Below is a letter I dedicate to our Lord Jesus Christ in celebration of his birth, December 25, 2020 Anno Domini.
Dear Baby Jesus,
In a stable, 2000 years ago, a seemingly ordinary infant was born. Through the inspiration of the Holy Spirit, shepherds and kings from afar learned about His incredible presence. God uses the most common of circumstances to work the greatest of all miracles–the Incarnation. God so loved the world He sent you–His only Son– to bridge the great gulf, the separation caused by sin.
Wrapped in swaddling clothes, laid in a manger, you my king took the form of mankind. I have heard the Nativity story dozens of times. This Advent I feared I would took your origin story for granted. Instead, I am grateful for the opportunity to gaze on the Nativity scene through new eyes–not merely of a follower, but also as a father.
My children are a reminder of your goodness, truth, and beauty. Seeing the twinkle in their eyes when they gaze at the Nativity Scene at home or church is priceless. The smiles on my kids faces as they color “presents” pictures for my wife and I remind me the true reason for the season!
People are born everyday on this earth, but only once a year do we remember the greatest birth of all.
Jesus my servant king, Emmanuel, Prince of Peace, God-hero, I adore you and celebrate with my family and friends the anniversary of your birth. I pray that my heart is enlarged to make room within the inn of my soul for you, my family, friends, and people I meet daily!
Praise we to God in the Highest and Alleluia for our Savior’s arrival.
With great love and gratitude,
Your adopted son,
For us men and for our salvation
he came down from heaven,
and by the Holy Spirit was incarnate of the Virgin Mary,
and became man.
Editor’s Note: Post originally published on January 13, 2019.
The legendary Italian artist Michelangelo once purported, “The true work of art is but a shadow of the divine perfection.” I once traveled overseas on a college trip around Europe. One of the stops our tour group was in Rome. Seeing Michelangelo’s masterpiece in the Sistine Chapel certainly allowed me to encounter the mysterious and awesome presence of God. My sublime experience in Rome lasted only a few minutes and occurred over a decade ago. I am extremely grateful to have seen with my own eyes one of the greatest and most beautiful works of art in all of human history.
Fast-forward ten years and a lot has changed in my life: I am married with four children, and in the workforce. While life brought me many struggles since that moment in Italy, my Catholic faith is stronger and more real because of those trials. Throughout much of 2018 I wrote frequently about my wife and I’s struggle with despair, loneliness, and sadness at the loss of our unborn children. Losing a child, you never could hold takes an indescribable toll on a person’s mental, emotional, physical, and spiritual well-being.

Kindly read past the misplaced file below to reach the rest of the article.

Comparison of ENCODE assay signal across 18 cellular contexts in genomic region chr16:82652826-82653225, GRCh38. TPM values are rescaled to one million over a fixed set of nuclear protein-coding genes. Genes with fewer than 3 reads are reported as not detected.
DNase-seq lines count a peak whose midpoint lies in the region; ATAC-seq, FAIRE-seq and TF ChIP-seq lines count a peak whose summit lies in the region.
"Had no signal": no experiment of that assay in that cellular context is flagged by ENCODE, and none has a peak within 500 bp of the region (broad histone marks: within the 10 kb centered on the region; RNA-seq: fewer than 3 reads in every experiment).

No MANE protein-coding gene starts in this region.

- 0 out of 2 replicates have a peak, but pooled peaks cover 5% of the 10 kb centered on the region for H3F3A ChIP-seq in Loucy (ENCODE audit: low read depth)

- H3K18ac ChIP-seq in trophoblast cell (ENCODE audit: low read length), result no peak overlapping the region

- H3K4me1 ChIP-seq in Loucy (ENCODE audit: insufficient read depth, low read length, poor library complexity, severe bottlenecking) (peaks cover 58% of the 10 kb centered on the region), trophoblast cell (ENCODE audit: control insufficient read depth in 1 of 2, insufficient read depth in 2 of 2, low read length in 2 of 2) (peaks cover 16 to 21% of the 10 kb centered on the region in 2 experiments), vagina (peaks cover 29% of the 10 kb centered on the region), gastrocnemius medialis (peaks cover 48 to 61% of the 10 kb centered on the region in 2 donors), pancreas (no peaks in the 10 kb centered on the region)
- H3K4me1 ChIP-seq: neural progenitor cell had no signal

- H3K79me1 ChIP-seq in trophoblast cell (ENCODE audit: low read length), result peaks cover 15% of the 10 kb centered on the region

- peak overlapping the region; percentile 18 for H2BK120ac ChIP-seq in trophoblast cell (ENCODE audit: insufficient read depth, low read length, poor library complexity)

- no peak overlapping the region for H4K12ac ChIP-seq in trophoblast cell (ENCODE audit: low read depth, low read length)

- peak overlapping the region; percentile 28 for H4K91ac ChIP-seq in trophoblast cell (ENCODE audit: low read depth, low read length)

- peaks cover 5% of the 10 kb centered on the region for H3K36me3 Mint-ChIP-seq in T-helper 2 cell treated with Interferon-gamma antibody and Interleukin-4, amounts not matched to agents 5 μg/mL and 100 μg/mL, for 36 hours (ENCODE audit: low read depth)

A Christmas Miracle Child
This Christmas season our family was blessed with the healthy birth of our daughter. From the onset of the pregnancy complications developed. God interceded and saved our daughter from being miscarried. He accomplished it through the power of prayer and healing graces of the Sacrament of the Anointing of the Sick. Our parish priest administered this sacrament to my wife. In my post, Containing Joy—Rainbow Baby After Miscarriage Maelstroms – The Simple Catholic, I talk about the struggle be joyous throughout the pregnancy. Hope always permeated our thoughts, but we tempered our joy just in case our daughter did not make it to term.
God’s Peace in the Pain
After my wife’s contractions got frequent enough for the delivery doctor and nurses to arrive, a calming presence overcame me as I gazed into my wife’s eyes between her painful contractions. An otherworldly peace entered that delivery room. Joy, peace, and confidence radiated from my wife’s eyes in the moments before our daughter was born.
Skeptics may doubt Divine Providence had anything to do with our experience in the delivery room. All I can speak of is my experience and that was an encounter with a reality, call it what you will, whose origin is not of this earthly existence. Long anticipation of seeing, hearing, and holding our daughter seemed to have time at a standstill those short minutes before the arrival of Avila.
Bishop Robert Barron once stated, “Begin with the beautiful, which leads you to the good, which leads you to the truth.” Our joy-filled yet anxious laden pregnancy delivery began with the beautiful―the news of the conception of our daughter. That beautiful news led to the good. Good through the form of good friends, family, and priests praying for us on this 9-month journey.